County moves to fill another key job vacancySep 20, 2013 By Eric Blom Staff Writer
Fremont County decided this week to begin advertising for a new ambulance department director.
Commissioners will continue revising the job description as they open the position to applicants.
The ambulance department head position is the third open job being hired through the county. The other two are with the county museums and library system.
Lander station chief Todd Smith has filled in as interim director since July 11 when the former director stepped down.
The new ambulance director will face the move from mostly part-time employees to a largely full-time staff.
The county board in July approved a $2.8 million budget for the department that called for changing the status of 26 employees to full-time.
The new budget also provides for an ambulance crew to be stationed in Dubois, which would require around-the-clock staffing.
Furthermore, federal-level changes to the accreditation process for medics could require Fremont County to have more emergency medical technicians certified as paramedics than it does now.
Such a move would require hiring highly-trained personnel or having current EMTs pursue more education.
A new ambulance chief would also have to make some personnel decisions: The ambulance budget the commission passed in July created a new training officer position, and Smith has held off on filling that job so the permanent director can decide if it is needed, or if the department should spend the money elsewhere.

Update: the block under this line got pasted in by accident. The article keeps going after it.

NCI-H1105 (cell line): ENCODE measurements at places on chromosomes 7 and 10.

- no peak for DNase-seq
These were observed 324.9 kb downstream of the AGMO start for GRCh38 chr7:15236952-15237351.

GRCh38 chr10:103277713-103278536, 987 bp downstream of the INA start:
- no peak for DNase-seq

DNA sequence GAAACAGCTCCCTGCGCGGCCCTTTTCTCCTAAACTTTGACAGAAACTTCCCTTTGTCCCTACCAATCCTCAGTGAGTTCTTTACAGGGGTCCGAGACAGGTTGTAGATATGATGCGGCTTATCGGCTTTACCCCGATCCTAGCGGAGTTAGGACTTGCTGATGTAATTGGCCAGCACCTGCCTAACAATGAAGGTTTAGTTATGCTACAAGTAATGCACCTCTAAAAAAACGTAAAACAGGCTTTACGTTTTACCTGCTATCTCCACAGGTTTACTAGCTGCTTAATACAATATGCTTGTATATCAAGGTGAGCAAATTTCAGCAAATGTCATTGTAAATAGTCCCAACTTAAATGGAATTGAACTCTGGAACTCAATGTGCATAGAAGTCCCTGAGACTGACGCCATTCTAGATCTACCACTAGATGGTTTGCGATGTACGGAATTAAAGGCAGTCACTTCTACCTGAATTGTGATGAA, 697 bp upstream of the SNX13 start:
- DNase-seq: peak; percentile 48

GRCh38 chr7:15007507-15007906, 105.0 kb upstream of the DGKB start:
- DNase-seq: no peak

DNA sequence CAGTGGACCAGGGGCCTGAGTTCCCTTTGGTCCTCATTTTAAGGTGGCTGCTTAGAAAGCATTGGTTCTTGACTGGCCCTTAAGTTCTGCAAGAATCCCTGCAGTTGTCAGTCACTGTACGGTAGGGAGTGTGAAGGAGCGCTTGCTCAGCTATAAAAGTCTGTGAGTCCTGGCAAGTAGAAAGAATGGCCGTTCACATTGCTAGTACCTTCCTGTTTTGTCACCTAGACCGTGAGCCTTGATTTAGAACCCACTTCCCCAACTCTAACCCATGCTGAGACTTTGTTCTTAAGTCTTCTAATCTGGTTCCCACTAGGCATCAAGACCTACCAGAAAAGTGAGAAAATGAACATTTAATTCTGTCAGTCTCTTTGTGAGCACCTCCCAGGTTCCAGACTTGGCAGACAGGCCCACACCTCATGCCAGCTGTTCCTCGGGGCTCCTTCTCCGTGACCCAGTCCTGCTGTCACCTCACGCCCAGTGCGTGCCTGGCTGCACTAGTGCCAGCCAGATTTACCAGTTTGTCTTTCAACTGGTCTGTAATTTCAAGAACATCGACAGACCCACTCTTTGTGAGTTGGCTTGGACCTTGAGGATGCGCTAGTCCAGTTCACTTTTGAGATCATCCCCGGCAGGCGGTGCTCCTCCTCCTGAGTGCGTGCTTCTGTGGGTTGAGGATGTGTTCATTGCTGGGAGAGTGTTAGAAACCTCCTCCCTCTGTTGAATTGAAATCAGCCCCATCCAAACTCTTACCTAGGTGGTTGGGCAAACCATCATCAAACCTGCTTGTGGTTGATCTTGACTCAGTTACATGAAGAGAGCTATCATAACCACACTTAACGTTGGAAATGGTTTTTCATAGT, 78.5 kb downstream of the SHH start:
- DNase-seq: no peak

At their meeting, commissioners had different ideas about the focus of the director position.
Commissioner Keja Whiteman thought the county should look for a strong administrator, but not someone who necessarily has a strong background in medicine.
"You may not need a person who's an expert in direct care, but you need an expert in grants management (and) personnel management," she said. "I think you need a professional director; they would rely on ambulance staff and people with a clinical background to assess the clinical side."
Sminth encouraged commissioners to think about the applicants' abilities to communicate with the medical community.
"I think you need to show the aspect that they need some background in medical services," he said.
Having a director with some background in emergency medicine would be good for morale and allow that person to fill in on ambulance calls if necessary, commission chairman Doug Thompson said.
"I'm not geared so tightly on the administration that I'm willing to (be) lax on the qualifications side of it," he said.
The county board agreed to continue tweaking the job description while including an abbreviated version of it in a job posting they are to publish. Commissioners also have yet to decide on what salary to publicize.